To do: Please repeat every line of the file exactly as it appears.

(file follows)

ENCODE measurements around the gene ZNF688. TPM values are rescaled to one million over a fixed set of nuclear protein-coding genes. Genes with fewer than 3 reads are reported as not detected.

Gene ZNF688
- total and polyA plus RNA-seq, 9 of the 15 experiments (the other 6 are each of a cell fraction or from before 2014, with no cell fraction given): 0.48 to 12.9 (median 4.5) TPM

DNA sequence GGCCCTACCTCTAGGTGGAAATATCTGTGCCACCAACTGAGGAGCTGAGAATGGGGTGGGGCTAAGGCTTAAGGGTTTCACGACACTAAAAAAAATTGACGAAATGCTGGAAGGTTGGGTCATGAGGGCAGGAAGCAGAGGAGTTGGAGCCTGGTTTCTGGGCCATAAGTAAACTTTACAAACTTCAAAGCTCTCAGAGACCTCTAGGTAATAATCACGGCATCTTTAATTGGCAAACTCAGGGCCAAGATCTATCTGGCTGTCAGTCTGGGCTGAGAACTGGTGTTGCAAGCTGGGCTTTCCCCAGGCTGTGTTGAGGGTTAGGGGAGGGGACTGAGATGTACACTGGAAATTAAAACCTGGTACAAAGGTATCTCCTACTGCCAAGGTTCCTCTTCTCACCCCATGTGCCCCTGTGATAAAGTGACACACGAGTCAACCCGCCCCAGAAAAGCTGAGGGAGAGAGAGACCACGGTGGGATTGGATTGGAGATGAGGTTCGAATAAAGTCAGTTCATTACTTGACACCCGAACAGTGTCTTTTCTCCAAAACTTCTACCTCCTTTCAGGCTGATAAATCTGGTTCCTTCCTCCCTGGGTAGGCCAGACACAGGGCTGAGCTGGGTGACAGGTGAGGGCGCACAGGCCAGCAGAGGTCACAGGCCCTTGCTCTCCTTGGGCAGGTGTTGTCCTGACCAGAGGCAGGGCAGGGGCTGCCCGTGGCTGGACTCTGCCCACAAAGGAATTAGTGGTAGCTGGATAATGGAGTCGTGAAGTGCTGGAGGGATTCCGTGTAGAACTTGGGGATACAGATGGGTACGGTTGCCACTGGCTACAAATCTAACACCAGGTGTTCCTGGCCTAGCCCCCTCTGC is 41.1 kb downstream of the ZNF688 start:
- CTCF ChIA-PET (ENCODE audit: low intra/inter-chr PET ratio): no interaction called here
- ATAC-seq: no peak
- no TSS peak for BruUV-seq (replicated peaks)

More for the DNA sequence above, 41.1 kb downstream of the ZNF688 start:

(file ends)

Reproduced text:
ENCODE measurements around the gene ZNF688. TPM values are rescaled to one million over a fixed set of nuclear protein-coding genes. Genes with fewer than 3 reads are reported as not detected.

Gene ZNF688
- total and polyA plus RNA-seq, 9 of the 15 experiments (the other 6 are each of a cell fraction or from before 2014, with no cell fraction given): 0.48 to 12.9 (median 4.5) TPM

DNA sequence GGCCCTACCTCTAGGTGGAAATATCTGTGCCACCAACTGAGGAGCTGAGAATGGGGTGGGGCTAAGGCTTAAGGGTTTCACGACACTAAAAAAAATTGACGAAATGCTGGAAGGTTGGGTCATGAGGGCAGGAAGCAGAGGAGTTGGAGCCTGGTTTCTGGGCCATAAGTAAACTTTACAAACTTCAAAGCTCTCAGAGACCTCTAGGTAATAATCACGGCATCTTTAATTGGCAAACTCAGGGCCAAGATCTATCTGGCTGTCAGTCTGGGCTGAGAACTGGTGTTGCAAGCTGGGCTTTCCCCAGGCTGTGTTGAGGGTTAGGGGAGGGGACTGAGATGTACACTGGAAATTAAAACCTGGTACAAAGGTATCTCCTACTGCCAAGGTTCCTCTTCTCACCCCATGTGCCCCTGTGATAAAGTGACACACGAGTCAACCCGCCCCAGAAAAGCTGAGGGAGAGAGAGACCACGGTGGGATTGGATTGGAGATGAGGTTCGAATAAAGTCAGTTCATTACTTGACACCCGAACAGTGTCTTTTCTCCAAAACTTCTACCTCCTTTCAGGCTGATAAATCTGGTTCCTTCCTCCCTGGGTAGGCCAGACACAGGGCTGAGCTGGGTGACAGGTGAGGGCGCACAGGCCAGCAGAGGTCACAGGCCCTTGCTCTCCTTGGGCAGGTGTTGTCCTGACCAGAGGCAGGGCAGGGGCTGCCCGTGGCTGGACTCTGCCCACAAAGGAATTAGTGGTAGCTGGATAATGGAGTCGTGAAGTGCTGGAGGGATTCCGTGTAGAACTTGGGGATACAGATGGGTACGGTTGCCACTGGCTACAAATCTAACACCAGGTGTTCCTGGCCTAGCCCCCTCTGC is 41.1 kb downstream of the ZNF688 start:
- CTCF ChIA-PET (ENCODE audit: low intra/inter-chr PET ratio): no interaction called here
- ATAC-seq: no peak
- no TSS peak for BruUV-seq (replicated peaks)

More for the DNA sequence above, 41.1 kb downstream of the ZNF688 start: